Author Auer, A., Die Entdeckung des Naturselbstdruckes oder die Erfindung ganzen Herbarien, Stoffen, Spitzen, Stickereien und überhaupt allen Originalien und Copien... als auch mit natürlichen Farben auf weissem Papiere Abdrücke, dem Originale identisch gleich, gewinnen kann,.. bedarf. Vorgelesen in der mathem. naturw. Classe der kaiserlichen Akademie der Wissenschaften zu Wien. (Privilegirt am 12. October 1852, Z. 7698).
Published 1854
Item ID 67547
(Excl. 9% VAT)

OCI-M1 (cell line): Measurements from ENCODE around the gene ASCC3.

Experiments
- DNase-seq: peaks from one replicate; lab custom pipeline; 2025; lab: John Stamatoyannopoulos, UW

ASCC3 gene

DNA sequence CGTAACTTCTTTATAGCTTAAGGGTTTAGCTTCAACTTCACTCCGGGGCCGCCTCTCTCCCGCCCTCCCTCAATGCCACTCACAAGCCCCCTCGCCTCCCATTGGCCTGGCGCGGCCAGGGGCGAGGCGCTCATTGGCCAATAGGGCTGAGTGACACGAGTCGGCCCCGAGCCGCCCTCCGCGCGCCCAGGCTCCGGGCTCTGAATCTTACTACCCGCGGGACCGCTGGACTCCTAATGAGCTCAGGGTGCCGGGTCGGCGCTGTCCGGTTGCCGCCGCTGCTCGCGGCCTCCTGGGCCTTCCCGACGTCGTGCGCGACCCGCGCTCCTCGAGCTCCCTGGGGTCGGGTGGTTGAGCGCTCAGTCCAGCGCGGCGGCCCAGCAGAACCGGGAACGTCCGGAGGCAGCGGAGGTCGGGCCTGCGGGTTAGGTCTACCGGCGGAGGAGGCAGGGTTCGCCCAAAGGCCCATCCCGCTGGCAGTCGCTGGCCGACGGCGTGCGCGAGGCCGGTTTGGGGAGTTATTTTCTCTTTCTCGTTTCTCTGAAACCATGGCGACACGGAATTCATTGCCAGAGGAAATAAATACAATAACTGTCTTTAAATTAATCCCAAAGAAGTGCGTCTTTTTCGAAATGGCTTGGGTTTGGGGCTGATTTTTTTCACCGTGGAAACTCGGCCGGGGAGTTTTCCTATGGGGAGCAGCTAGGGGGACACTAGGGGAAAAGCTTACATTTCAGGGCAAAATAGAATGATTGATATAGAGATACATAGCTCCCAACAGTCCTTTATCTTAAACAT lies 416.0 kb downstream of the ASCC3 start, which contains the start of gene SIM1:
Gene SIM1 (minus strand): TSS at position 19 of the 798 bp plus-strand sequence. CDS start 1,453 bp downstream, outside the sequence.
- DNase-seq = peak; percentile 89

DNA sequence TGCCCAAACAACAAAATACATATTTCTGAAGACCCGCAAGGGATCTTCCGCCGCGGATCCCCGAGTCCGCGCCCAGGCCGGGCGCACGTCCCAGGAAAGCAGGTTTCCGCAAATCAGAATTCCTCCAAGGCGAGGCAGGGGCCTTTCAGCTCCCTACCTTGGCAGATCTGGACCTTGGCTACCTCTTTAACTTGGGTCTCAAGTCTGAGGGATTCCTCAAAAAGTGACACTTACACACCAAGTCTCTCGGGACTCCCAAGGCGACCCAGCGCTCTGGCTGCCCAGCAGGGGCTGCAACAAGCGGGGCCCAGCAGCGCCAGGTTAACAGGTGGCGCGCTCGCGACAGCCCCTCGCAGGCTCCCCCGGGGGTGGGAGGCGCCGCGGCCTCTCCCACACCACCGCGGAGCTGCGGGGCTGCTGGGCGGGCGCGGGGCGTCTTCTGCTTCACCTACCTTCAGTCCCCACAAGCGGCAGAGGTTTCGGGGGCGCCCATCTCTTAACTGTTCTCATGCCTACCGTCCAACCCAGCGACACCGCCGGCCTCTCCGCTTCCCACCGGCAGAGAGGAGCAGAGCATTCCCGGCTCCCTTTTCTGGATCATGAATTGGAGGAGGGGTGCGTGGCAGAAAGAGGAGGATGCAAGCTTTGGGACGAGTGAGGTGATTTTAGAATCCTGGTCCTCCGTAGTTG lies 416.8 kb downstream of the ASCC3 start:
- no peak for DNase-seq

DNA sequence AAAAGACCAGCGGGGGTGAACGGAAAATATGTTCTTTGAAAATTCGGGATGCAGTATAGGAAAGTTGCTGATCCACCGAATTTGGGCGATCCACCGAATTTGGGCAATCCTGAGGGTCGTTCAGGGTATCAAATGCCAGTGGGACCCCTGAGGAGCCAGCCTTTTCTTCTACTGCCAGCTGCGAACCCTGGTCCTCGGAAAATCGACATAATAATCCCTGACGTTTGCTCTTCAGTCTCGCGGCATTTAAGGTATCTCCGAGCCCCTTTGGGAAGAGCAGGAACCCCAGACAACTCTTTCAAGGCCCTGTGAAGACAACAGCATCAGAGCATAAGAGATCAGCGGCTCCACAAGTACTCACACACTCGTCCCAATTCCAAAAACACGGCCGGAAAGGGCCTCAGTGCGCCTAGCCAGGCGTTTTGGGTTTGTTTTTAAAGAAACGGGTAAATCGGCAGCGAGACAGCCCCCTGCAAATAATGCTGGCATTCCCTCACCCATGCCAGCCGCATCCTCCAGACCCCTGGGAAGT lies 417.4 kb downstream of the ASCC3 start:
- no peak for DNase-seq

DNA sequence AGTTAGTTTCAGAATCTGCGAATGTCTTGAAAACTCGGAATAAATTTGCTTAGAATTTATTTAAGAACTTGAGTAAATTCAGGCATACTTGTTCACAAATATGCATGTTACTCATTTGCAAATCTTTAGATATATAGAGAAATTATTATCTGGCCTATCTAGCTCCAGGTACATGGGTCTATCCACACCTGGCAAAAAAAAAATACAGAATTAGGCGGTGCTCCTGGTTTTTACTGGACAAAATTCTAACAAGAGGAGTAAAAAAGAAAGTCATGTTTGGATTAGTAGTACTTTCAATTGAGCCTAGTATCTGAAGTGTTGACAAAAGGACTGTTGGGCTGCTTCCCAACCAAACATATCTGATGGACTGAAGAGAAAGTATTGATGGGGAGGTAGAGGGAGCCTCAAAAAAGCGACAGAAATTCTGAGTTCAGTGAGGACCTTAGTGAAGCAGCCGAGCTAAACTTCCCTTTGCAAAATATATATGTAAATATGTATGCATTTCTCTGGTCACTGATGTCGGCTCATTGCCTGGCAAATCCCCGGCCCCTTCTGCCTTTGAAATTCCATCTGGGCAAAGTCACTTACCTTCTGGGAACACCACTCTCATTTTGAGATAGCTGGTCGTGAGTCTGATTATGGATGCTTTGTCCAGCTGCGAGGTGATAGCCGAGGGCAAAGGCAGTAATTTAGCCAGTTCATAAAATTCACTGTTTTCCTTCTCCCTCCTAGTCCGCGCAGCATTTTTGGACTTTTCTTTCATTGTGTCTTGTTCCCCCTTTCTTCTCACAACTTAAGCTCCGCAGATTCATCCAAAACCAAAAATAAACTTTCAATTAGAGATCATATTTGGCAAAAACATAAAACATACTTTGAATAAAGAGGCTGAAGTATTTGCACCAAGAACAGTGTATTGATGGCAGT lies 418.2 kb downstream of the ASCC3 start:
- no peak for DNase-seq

Wien, K.K. Hof- und Staatsdruckerei, 1854. 4to (33.0 x 25.8 cm). 75 pp. of text in double column in four languages; German, English, Italian and French. With 15 (of 19) nature printed plates and four lithographed facsimile letters at the end. Later blind black morocco over green cloth boards. First edition of Auer's most famous publication. Alois Auer (1813-1869), born in Wels, Austria, was the director of the Kaiserlich-Königlichen Hof und Staatsdruckerei (the Austrian State Printing House). In this publication he describes his "discovery" of nature printing, which he illustrates with some fine coloured examples. He uses dried plants, mosses, lace, snake skin, bat wing, minerals, fossils, etc to show off this "new" method of printing, which he believes at the time will change the history of printing once and for all. In reality nature-printing was invented at least 100 years earlier. He may have shed new light on the entire process and used it in different and innovative ways, but he does not talk about the true inventors in his texts, reffering only and frequently to his invention and the protection of the rights. He did however, by publishing this work in 4 languages, bring it to the general public, and others such as Constantin von Ettingshausen and Alois Pokorny would use his techniques in the years to come. "Auer's method can only be used with objects with tolerably flat surfaces, such as dried and pressed plants, embroidery and lace, and a very few animal productions. The object is placed between a plate of steel and another of lead, both of which are smooth, and polished. They are then drawn through a pair of rollers under considerable pressure. When the plates are separated, it is found that a perfect impression of the object has been made in the leaden plate. This may be used directly as an engraved plate, but only if a very few impressions are wanted, for it is too soft to resist the action of printing presses for practical purposes" [Wikipedia]. Marginal light water stains and some foxing in places, but this is often the case with this book. Poggendorf III, 49; Kirchner 11246; Fischer, 200 Jahre Naturselbstdruck, 39. Rare first edition of Auer's most famous publication